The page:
Ford Motor Co. of Canada’s unionized workers have narrowly voted in favour of a three-year contract that provides wage increases of 15 per cent over three years, pension improvements and a $10,000 signing bonus.
The Unifor agreement covers 5,680 Ford employees at the Oakville SUV plant, Windsor engine plants, and distribution centres in Ontario and Edmonton. The ratification, announced Sunday, sets the stage for the union’s talks with the other two Detroit-based car makers, Stellantis NV and General Motors Co., which have not yet started.
“Priorities met! Pattern set,” Lana Payne, Unifor’s national president, said in a statement.
Bev Goodman, chief executive officer of Ford of Canada, said “this contract invests in our talented and dedicated employees, who remain consistently focused on the critical work of assembling our vehicles, building our engines and components, improving customer satisfaction, and expediting parts delivery service to our more than 400 dealers.”
K. Venkatesh Prasad, vice-president of research at the Center For Automotive Research, said the thin approval – with 54 per cent voting in favour of the contract – could signal that workers are reacting to the uncertainty brought on by the coming transition to electric vehicles. Many jobs, including those making engines and transmissions, will vanish industrywide.
“It’s hard for me to get inside the mind of what’s going on. What it means is the other 46 per cent have something to say,” Mr. Prasad said by phone. “Clearly, there’s a message there.”
Workers get a 10-per-cent raise in the first year of the deal, then 2 per cent and 3 per cent in the following years, according to information provided by Unifor.
Workers in the skilled trades will receive raises of an additional 2.75 per cent in Year 1 of the contract and 2.5 per cent in Year 3.
Ford said the three-year pay raises are the largest for the car maker’s workers in Canada, and three times the increase in 2020.
“This is a very rich agreement,” said Jim Stanford, director at the Centre for Future Work and a former economist at the Canadian Auto Workers union.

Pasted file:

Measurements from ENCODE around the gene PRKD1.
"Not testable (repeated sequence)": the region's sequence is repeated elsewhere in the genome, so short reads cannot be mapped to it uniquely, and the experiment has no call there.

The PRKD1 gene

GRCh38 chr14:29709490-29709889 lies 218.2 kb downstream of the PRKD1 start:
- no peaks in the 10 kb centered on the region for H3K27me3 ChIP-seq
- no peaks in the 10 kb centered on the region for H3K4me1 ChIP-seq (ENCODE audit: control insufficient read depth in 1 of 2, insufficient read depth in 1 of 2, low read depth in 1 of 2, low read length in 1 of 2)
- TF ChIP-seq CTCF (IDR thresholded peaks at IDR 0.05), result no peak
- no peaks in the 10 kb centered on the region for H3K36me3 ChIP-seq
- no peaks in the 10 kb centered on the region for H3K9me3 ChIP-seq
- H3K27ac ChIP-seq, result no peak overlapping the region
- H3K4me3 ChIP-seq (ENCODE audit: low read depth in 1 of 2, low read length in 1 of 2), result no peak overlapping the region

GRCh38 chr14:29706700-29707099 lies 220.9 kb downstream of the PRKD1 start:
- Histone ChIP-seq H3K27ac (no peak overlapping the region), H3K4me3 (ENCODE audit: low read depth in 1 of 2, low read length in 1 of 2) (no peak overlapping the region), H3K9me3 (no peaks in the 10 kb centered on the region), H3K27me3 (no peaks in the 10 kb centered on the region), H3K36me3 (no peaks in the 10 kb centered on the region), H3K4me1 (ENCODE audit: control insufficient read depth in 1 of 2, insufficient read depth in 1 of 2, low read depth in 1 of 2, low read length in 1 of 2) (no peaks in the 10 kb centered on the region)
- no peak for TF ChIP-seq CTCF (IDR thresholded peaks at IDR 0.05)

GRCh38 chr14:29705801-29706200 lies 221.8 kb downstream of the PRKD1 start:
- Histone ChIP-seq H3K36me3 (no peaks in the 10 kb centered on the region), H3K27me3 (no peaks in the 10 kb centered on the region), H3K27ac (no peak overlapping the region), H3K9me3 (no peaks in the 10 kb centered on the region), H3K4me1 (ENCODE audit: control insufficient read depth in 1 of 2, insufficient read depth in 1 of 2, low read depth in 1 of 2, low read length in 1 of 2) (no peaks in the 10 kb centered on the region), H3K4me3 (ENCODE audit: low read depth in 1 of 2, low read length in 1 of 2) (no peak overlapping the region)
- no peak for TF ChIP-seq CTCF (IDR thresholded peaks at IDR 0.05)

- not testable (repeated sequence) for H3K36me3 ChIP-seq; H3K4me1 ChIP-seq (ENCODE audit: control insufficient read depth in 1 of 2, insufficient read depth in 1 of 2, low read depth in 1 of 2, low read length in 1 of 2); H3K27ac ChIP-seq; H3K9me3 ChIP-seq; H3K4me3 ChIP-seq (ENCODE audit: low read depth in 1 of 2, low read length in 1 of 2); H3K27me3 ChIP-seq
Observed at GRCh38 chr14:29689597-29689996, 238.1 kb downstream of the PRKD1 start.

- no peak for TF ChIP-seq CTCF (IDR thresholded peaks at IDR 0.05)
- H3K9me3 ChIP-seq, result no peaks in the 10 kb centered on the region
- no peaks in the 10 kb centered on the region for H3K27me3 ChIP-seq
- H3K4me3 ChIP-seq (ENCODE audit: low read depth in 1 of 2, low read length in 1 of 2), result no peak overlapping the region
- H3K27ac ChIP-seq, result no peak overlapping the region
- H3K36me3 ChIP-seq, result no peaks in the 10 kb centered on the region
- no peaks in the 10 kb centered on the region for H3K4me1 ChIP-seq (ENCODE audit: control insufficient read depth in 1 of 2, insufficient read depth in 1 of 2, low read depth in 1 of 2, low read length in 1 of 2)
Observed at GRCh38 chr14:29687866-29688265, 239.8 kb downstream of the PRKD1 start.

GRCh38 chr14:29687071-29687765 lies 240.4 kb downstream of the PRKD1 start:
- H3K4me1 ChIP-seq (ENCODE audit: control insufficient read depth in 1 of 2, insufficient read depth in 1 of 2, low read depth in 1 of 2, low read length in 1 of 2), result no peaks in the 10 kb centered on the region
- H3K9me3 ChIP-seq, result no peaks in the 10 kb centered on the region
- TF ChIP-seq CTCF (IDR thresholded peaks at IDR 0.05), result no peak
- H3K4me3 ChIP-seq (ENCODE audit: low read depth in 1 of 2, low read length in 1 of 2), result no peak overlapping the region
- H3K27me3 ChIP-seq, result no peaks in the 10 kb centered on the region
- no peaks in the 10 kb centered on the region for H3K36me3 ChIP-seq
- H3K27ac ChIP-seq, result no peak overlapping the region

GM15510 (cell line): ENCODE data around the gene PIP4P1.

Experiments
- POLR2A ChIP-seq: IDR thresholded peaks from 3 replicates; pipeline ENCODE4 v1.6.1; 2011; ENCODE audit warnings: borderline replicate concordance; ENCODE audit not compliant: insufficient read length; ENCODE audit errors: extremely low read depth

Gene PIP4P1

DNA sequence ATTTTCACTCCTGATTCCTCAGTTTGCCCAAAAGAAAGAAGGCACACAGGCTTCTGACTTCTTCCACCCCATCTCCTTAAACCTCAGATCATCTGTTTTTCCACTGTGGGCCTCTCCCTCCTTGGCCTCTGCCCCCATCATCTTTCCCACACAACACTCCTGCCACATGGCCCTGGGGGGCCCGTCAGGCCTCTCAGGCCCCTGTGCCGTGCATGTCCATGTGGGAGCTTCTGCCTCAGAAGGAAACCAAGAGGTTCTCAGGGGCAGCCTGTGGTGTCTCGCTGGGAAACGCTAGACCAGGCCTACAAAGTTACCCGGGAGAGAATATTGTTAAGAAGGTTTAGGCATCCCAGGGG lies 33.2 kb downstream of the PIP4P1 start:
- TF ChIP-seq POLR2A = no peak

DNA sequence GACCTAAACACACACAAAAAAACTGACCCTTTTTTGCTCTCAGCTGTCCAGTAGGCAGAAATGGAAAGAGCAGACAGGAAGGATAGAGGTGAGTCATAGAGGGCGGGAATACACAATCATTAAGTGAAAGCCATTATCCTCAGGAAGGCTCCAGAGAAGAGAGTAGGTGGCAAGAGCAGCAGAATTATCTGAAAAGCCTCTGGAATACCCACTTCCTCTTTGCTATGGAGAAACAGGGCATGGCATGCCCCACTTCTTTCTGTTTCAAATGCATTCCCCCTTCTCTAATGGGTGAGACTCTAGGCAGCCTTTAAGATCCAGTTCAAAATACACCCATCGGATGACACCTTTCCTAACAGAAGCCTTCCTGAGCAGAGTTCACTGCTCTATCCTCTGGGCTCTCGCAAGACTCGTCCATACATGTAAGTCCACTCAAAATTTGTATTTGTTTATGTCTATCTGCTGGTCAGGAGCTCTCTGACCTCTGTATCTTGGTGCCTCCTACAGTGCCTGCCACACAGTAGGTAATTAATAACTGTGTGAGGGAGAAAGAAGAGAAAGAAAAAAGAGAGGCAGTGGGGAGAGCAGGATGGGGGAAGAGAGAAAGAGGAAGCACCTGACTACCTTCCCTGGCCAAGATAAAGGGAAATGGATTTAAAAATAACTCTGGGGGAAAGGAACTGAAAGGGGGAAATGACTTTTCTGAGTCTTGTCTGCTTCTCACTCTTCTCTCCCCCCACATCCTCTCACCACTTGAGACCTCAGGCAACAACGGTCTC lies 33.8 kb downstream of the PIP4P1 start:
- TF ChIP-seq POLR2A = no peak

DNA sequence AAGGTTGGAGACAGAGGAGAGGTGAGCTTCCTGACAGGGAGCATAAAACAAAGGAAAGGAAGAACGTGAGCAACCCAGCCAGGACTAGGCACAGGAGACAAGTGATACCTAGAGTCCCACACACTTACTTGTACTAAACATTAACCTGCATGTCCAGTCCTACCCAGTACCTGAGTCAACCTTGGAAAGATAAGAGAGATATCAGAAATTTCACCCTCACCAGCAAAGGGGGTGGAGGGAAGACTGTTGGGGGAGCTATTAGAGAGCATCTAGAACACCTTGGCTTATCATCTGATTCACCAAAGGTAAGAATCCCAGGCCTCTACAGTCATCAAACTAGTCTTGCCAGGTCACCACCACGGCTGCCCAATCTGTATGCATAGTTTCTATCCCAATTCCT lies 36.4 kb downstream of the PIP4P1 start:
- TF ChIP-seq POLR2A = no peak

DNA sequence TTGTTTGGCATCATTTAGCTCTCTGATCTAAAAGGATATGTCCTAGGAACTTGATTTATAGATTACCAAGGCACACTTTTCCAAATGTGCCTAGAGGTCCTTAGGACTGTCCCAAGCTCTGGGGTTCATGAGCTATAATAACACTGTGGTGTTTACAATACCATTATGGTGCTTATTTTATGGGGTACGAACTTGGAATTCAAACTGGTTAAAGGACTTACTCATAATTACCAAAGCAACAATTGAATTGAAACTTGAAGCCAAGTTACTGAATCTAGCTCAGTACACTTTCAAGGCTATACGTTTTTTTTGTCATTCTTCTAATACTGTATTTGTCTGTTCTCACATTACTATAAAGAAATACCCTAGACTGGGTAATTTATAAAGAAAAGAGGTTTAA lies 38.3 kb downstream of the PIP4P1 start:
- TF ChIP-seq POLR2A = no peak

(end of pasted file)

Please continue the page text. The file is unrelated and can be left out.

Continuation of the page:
However, he says the contract’s approval rate was low by historical standards, which he attributes to workers’ discontent over the years-long erosion of their incomes and soaring costs of living while investors and companies enjoyed rich rewards.
“Workers are angry, and rightly so,” Mr. Stanford said.
The agreement boosts a production worker’s hourly wage to $42 in the first year of the deal to $44.50 by the third year, from $37 now. A skilled tradesperson will make $56 an hour by the end of the contract, up from almost $45 now. These rates include cost of living top-ups.
New hires currently start at $24 an hour and take eight years to make the standard hourly rate of $37. Under the new contract, these employees join the regular pay scale after four years.
Mr. Stanford said the gains reflect the high-tech nature of the work and the robust profits made by the automakers.
In addition to better pensions, people hired since 2016 will see their defined contribution plan converted to a defined benefit one, separate from the traditional plan.
The agreement includes a renewed commitment from Ford not to close any facilities during the life of the contract, and additional capacity and upgrades at the Windsor plant that makes the 7.3-litre engine.
Ford is about to close the assembly line in Oakville and retool it to make electric vehicles. Unifor bargained for improved income supports for workers laid off in the transition.
In the United States, meanwhile, the United Auto Workers on Friday expanded their strikes against Ford, General Motors and Stellantis. The UAW’s demands include 40-per-cent raises and a four-day work week.